Economic theory predicts that auctions between rational agents will create an efficient market. How rational do they need to be?
Double-auction markets are used in many different situations in everyday life and the best known example is probably the stock market. The auction is employed to decide the price where supply meets demand. This is the basis of much of economic theory and it is often stated that the price equilibrium occurs when rational agents interacts in an auction. However, these results rely on homogeneous agents, which is not true in real-world applications. Also, humans are not always rational and it is therefore interesting to ask the question “Under which restrictions on the agents does the market reach equilibrium?”.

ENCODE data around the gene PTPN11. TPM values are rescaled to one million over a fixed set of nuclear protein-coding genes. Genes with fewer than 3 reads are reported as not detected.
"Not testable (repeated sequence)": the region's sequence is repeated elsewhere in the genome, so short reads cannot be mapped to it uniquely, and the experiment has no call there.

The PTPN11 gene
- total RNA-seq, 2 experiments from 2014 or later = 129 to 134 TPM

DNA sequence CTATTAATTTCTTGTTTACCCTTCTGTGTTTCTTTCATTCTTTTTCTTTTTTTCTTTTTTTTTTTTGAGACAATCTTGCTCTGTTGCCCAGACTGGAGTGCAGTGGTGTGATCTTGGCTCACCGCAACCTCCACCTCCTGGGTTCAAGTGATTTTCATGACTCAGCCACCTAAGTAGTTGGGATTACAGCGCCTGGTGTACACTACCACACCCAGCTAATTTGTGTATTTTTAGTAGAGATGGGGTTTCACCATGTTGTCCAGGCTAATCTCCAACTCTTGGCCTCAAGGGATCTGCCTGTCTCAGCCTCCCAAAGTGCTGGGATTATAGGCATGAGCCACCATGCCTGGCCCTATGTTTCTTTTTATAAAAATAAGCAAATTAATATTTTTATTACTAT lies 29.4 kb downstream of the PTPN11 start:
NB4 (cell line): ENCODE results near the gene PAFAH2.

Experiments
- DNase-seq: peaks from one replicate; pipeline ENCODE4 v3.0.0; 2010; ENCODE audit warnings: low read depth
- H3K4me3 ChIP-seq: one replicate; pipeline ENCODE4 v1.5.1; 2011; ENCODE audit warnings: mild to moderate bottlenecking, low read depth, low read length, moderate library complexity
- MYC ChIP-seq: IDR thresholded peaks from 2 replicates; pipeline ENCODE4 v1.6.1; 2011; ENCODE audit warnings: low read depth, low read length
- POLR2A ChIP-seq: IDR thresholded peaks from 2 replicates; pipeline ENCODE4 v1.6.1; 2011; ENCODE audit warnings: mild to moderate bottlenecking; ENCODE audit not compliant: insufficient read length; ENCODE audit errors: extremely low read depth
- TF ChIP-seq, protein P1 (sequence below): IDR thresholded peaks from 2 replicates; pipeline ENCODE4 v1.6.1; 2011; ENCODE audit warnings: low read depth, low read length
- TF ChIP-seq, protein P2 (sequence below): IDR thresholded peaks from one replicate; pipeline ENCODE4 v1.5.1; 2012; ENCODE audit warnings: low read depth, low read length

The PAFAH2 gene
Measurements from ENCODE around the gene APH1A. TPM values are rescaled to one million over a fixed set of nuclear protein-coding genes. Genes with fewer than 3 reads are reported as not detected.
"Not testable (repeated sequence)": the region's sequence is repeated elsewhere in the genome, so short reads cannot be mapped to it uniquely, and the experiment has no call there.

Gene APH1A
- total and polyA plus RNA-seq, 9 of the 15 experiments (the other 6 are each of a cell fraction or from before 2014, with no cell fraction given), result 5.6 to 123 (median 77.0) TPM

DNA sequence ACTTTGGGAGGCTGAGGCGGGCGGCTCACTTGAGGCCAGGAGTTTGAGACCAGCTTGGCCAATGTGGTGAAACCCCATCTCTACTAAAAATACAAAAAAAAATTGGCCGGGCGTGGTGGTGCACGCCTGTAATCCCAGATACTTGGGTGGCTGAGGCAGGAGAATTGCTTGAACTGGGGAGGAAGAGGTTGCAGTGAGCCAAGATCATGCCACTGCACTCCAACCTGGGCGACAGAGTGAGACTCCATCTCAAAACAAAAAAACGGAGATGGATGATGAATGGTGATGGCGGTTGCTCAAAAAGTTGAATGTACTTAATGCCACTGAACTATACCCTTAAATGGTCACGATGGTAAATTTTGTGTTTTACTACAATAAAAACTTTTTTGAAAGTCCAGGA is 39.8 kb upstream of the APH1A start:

This aim of this project is to study this by simulating markets with heterogeneous agents and compare the results with the analytical results. These agents are equipped with a varying amount of adaptability and the aim of the thesis is to analyse how much of this adaptability that is needed to mimic markets with human actors. The importance of this problem is large, as many economic theories depend on the assumption of rational and intelligent human actors. This assumption is often disputed and is probably false, as human actors do not respond and are irrational in their behaviour.
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